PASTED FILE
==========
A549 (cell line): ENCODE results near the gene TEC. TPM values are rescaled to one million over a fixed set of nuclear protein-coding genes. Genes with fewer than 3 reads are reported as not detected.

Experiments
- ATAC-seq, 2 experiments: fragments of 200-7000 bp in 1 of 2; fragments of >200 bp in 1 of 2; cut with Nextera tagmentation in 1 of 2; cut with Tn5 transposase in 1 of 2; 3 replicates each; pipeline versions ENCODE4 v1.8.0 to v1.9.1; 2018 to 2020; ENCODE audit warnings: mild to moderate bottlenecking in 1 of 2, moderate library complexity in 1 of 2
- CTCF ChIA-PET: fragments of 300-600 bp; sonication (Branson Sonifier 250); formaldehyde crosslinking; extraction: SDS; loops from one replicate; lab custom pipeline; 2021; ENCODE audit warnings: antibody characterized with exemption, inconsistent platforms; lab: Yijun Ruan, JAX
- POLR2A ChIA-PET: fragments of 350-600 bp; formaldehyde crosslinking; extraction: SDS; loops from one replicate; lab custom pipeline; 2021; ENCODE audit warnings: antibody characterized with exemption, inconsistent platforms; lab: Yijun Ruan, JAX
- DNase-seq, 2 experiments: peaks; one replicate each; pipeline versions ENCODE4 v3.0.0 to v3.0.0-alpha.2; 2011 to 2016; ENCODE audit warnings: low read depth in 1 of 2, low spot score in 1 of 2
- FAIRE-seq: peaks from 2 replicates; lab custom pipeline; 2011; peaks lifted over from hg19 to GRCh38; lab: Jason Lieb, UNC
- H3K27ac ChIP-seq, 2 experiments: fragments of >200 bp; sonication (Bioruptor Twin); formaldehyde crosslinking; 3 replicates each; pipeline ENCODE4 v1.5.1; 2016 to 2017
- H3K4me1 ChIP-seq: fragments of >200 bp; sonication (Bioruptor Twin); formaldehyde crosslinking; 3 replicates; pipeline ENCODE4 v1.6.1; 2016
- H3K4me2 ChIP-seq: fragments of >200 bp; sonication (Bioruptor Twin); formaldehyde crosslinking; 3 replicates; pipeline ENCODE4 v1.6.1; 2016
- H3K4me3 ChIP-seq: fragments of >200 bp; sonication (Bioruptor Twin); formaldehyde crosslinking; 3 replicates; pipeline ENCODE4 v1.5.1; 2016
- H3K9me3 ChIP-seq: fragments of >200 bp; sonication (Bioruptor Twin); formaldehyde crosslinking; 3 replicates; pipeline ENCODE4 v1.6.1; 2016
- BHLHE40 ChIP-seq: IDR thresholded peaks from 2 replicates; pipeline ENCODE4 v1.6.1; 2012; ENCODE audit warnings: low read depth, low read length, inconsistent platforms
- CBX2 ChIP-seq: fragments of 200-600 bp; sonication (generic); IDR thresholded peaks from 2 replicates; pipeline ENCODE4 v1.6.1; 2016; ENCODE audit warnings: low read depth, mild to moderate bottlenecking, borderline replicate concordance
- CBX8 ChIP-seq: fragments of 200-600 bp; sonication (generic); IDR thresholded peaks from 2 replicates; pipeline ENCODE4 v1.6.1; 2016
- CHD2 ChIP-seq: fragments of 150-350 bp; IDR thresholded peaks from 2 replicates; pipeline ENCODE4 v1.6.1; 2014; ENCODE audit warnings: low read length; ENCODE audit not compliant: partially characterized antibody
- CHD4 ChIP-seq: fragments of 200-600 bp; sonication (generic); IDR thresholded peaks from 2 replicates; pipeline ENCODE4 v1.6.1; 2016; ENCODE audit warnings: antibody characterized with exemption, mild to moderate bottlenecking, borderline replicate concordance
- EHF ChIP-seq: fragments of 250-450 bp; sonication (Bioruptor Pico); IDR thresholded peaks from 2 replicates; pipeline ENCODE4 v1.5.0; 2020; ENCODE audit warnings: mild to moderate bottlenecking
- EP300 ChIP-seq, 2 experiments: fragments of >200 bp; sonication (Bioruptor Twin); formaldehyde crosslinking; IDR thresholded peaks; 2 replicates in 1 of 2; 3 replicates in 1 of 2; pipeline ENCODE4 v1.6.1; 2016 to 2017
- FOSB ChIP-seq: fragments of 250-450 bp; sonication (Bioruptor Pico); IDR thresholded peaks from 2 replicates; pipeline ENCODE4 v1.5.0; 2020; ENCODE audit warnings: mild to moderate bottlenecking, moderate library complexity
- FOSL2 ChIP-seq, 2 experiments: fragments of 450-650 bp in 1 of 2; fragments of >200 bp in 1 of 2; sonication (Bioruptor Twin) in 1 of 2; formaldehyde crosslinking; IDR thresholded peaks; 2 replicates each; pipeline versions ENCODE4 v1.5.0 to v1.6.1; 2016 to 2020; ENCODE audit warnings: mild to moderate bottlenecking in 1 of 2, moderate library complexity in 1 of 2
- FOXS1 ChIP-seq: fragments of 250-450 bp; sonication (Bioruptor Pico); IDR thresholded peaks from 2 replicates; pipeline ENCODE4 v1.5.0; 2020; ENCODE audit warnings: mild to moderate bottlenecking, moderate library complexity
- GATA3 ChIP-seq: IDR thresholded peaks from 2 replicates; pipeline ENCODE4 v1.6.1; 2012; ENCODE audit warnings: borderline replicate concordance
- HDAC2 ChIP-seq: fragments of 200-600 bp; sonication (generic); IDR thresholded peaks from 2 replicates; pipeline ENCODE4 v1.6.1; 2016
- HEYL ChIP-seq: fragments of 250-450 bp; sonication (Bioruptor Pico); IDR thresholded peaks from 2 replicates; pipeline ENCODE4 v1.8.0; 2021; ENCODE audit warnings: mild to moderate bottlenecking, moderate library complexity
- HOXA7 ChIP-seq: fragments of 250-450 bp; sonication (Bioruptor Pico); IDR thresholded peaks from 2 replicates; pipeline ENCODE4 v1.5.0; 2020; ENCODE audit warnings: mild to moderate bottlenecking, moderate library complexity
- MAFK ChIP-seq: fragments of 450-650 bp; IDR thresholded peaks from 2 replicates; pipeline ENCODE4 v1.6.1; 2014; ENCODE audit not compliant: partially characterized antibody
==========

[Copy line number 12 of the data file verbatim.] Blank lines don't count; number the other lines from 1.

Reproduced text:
- H3K9me3 ChIP-seq: fragments of >200 bp; sonication (Bioruptor Twin); formaldehyde crosslinking; 3 replicates; pipeline ENCODE4 v1.6.1; 2016